“I needed to be away from New York to learn how to be a man. I was glad to come out here to change my life. In New York, everything was given to me. Out here, they keep me grounded. It’s not like, ‘Oh, he’s a superstar, let’s treat him different.’ If everything is given to you, you feel like, ‘I can do whatever I want and get away with it.’ Out here I can’t get away with everything.”

The article also makes mention of the fact that Stephenson attained a “3.5 GPA in his first college quarter,” to which his parents responded, “Are you serious?” They were obviously shocked at how well Stephenson was doing academically after never attaining a  GPA above 2.0 in high school.

After averaging 12.3 points per game, 5.4 rebounds, and 2.5 assists, Lance decided to forgo his three-year eligibility at Cincinnati and enter the 2010 NBA draft. Just like colleges coaches were leery of Lance during the recruiting process because of his past actions, quite a few NBA teams shirked Stephenson and wondered whether past issues would rise again. Scouts also had concerns about his NBA readiness (no pun intended), his ability to score effectively despite not being impressive athletically, the accuracy and range of his jump shot, and his continued maturity issues.


Nevertheless,  Larry Bird and the Indiana Pacers decided to take a chance on the enigmatic Stephenson, as they selected him with the 40th overall pick in the 2010 NBA Draft. Only two months later, though, tumult again rared its ugly head in the life of Lance Stephenson when he was arrested in Brooklyn and charged with third-degree assault after throwing his girlfriend down a flight of stairs. The gamble the Pacers took seemed to  be a mistake, and represented yet another bump in the road of Stephenson’s life which appeared to be smoothing out.

During his first two seasons, Stephenson did not do much to validate the his draft selection. He did not see much court time, only starting 1 game, averaging 10 minutes, and taking around 3 shots a night with very little success. Despite his struggles and sporadic playing time, it was not hard to notice Stephenson’s innate talent, court vision, slick passing, and ability to meander his way to the rim. The only question was when would Lance get a chance to show his talent and would he be polished enough to even showcase his skills.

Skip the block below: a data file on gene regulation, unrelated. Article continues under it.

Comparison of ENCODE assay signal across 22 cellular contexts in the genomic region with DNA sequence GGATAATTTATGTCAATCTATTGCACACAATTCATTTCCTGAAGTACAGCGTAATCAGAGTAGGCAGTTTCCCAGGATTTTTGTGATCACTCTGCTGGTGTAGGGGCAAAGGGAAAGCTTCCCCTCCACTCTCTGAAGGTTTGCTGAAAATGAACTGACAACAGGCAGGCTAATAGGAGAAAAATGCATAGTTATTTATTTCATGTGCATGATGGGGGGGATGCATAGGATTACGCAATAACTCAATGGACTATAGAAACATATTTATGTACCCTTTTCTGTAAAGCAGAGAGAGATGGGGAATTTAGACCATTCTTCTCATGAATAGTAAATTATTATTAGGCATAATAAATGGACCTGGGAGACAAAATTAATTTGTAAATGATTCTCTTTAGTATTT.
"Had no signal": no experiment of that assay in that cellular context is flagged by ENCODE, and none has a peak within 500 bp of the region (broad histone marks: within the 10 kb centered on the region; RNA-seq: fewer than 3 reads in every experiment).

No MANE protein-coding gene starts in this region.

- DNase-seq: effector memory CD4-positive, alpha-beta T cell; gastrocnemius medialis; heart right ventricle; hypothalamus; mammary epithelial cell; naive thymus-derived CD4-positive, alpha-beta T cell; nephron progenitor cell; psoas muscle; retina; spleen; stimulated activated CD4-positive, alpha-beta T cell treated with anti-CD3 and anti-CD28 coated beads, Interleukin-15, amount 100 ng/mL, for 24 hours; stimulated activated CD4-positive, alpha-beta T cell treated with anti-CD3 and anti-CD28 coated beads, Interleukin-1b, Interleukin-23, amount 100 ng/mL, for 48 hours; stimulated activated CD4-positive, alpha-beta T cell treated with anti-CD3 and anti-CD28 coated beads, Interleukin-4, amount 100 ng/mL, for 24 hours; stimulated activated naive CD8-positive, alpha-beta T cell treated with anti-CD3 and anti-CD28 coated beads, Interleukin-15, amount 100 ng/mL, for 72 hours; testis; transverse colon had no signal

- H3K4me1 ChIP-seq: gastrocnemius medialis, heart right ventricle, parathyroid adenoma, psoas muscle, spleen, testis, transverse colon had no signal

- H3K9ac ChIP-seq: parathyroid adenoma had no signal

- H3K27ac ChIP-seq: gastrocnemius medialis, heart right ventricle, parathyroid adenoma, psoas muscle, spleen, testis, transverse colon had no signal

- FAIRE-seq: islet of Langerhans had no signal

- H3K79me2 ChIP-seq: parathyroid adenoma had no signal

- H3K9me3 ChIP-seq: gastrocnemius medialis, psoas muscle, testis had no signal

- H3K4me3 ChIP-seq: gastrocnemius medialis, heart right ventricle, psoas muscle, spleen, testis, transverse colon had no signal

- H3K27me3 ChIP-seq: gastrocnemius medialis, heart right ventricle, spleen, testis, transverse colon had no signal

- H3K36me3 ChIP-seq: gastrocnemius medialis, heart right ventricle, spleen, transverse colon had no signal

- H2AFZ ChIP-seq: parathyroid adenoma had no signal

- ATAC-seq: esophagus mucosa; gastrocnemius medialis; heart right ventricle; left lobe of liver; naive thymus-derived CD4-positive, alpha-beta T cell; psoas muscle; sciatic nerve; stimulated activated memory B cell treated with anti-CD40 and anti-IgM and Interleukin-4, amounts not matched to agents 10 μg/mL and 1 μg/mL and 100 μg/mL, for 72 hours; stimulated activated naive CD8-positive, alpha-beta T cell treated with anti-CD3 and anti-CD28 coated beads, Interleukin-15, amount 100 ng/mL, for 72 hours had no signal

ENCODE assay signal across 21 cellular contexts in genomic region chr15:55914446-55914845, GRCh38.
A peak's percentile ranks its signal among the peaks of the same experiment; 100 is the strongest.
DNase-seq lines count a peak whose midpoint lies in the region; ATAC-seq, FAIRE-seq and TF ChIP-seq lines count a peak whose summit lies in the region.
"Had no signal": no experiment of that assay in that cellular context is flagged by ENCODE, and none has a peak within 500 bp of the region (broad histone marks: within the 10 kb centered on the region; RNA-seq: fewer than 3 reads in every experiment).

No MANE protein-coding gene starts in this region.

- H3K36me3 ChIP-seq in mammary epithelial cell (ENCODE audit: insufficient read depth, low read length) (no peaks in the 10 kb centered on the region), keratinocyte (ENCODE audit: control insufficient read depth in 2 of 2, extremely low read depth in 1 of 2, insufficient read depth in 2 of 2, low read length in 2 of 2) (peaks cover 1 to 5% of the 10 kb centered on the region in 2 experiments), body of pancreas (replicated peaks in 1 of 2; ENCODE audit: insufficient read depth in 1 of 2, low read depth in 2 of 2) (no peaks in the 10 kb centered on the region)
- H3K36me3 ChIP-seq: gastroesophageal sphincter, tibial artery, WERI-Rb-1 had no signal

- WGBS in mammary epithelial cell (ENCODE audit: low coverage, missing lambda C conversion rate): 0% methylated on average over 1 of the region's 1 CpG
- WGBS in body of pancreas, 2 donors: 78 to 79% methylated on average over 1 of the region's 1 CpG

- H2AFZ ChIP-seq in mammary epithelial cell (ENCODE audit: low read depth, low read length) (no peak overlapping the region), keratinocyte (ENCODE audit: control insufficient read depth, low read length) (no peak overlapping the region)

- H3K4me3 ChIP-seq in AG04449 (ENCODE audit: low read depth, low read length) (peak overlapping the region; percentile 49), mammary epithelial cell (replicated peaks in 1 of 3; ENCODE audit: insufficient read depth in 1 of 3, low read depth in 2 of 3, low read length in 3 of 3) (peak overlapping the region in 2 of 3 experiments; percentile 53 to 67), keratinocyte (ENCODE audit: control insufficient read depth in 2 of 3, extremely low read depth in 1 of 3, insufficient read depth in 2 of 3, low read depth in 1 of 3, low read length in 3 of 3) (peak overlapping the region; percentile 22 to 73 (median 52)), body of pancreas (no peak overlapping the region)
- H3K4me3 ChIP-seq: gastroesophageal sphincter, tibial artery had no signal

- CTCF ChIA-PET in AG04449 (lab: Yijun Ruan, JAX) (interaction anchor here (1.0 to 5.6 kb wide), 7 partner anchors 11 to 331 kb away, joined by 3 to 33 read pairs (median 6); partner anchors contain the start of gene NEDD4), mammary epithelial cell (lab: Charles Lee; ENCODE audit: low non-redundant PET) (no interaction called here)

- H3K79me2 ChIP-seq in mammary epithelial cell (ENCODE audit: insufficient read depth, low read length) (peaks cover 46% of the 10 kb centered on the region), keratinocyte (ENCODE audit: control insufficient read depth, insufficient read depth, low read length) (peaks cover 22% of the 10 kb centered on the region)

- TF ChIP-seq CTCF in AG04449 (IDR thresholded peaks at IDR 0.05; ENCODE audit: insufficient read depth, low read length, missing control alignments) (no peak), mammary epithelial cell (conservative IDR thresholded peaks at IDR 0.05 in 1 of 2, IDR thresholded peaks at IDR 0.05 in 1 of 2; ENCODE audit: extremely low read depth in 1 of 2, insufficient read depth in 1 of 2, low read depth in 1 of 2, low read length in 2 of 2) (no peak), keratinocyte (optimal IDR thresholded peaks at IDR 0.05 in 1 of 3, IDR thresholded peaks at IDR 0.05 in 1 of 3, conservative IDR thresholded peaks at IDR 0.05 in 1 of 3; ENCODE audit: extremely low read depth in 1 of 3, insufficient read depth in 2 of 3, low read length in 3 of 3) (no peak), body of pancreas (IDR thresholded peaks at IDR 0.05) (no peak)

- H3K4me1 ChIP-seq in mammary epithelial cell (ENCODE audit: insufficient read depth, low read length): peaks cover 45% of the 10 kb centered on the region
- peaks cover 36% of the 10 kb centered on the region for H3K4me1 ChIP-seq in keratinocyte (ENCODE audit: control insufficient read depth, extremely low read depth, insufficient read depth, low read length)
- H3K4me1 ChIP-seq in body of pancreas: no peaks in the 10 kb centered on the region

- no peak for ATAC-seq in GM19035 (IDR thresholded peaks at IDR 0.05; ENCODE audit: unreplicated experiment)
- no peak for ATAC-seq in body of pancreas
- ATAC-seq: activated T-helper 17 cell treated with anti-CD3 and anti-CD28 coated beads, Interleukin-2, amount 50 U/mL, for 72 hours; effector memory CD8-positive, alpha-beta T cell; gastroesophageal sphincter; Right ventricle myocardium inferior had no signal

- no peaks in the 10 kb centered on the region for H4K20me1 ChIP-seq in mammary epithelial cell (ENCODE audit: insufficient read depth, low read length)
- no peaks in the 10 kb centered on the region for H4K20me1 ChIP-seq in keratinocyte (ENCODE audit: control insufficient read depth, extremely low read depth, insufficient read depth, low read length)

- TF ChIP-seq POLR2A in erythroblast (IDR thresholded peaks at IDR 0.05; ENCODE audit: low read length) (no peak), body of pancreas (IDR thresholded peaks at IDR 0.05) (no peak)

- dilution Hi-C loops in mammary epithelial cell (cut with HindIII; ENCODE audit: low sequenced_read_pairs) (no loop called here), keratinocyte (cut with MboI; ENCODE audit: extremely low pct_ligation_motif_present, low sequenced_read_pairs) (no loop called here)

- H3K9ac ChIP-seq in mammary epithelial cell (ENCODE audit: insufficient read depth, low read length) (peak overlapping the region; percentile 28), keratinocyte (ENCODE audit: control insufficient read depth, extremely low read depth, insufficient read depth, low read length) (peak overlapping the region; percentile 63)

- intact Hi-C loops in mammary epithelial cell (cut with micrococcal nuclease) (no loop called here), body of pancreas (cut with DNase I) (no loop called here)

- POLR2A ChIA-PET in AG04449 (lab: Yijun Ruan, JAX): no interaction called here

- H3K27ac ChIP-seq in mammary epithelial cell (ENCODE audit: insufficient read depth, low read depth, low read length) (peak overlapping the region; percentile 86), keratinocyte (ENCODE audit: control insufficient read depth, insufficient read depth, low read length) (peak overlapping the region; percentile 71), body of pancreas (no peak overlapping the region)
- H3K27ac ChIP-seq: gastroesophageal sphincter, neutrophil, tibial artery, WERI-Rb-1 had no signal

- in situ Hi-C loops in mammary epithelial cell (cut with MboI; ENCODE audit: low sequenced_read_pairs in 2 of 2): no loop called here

But as the saying goes, success is often where preparation meets opportunity. There was never a more fitting chance for Lance to step up and contribute when it was announced that star forward Danny Granger would be sidelined until February with knee tendinosis.

Lance is now averaging 28 minutes a game as oppposed to the meager 10 he saw in his rookie and sophomore years. In those minutes, he has been solid and serves as an important cog in the Pacers lineup. The most surprising thing about his play has been his shooting numbers, especially from deep. (47.9% fg% and 38.7 3fg% on 8 shots a game). Indiana’s  Offensive rating is significantly higher when Stephenson is on the court (107.4) than when he is off of it (95.6), according to This could be for a variety of reasons, but overall it is apparent that Lance can fill the void better than all other options that the Pacers have.

Jared Wade did a marvelous job explaining Lance’s importance in detail back in early January, and I could not have put it any better:

Maybe Lance hasn’t reached the level of “Born Ready”, and quite honestly, he may not totally get there given the dynamics of the team. But just as his days in Lincoln, he is being a leader on a contending team and has very good upside as he continues to learn the NBA and stay under control. Lance has found a “father figure” in Larry Bird, the former President of the Pacers who decided to draft Lance, and looks to be on the right track.

And maybe just maybe, when the playoffs begin in a few months, Lebron will have no other choice but to give consideration to Lance Stephenson and his quest to be “Ready!”